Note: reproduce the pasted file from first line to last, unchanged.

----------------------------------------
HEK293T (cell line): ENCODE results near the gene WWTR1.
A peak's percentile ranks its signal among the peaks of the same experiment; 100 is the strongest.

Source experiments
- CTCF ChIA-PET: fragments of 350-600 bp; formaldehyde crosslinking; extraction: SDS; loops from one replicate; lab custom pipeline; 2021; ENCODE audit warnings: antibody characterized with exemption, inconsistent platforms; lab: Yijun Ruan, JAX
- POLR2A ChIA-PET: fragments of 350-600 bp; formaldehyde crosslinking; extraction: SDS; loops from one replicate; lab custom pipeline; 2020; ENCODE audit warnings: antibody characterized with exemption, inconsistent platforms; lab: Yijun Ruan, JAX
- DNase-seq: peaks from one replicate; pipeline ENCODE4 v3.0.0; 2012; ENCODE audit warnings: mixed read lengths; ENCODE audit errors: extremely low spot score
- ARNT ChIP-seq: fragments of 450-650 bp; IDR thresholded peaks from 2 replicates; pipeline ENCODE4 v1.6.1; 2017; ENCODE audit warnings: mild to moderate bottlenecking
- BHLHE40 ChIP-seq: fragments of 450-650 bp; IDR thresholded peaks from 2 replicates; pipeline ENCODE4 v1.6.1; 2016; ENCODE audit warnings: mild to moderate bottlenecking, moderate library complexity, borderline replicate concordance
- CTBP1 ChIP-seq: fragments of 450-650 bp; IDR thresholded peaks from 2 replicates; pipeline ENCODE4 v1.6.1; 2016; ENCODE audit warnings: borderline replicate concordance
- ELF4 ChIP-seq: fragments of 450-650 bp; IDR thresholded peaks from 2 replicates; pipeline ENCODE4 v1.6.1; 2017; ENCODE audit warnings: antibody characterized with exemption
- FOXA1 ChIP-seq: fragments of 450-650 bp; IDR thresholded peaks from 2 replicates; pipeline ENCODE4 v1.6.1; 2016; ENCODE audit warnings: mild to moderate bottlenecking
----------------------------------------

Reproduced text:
HEK293T (cell line): ENCODE results near the gene WWTR1.
A peak's percentile ranks its signal among the peaks of the same experiment; 100 is the strongest.

Source experiments
- CTCF ChIA-PET: fragments of 350-600 bp; formaldehyde crosslinking; extraction: SDS; loops from one replicate; lab custom pipeline; 2021; ENCODE audit warnings: antibody characterized with exemption, inconsistent platforms; lab: Yijun Ruan, JAX
- POLR2A ChIA-PET: fragments of 350-600 bp; formaldehyde crosslinking; extraction: SDS; loops from one replicate; lab custom pipeline; 2020; ENCODE audit warnings: antibody characterized with exemption, inconsistent platforms; lab: Yijun Ruan, JAX
- DNase-seq: peaks from one replicate; pipeline ENCODE4 v3.0.0; 2012; ENCODE audit warnings: mixed read lengths; ENCODE audit errors: extremely low spot score
- ARNT ChIP-seq: fragments of 450-650 bp; IDR thresholded peaks from 2 replicates; pipeline ENCODE4 v1.6.1; 2017; ENCODE audit warnings: mild to moderate bottlenecking
- BHLHE40 ChIP-seq: fragments of 450-650 bp; IDR thresholded peaks from 2 replicates; pipeline ENCODE4 v1.6.1; 2016; ENCODE audit warnings: mild to moderate bottlenecking, moderate library complexity, borderline replicate concordance
- CTBP1 ChIP-seq: fragments of 450-650 bp; IDR thresholded peaks from 2 replicates; pipeline ENCODE4 v1.6.1; 2016; ENCODE audit warnings: borderline replicate concordance
- ELF4 ChIP-seq: fragments of 450-650 bp; IDR thresholded peaks from 2 replicates; pipeline ENCODE4 v1.6.1; 2017; ENCODE audit warnings: antibody characterized with exemption
- FOXA1 ChIP-seq: fragments of 450-650 bp; IDR thresholded peaks from 2 replicates; pipeline ENCODE4 v1.6.1; 2016; ENCODE audit warnings: mild to moderate bottlenecking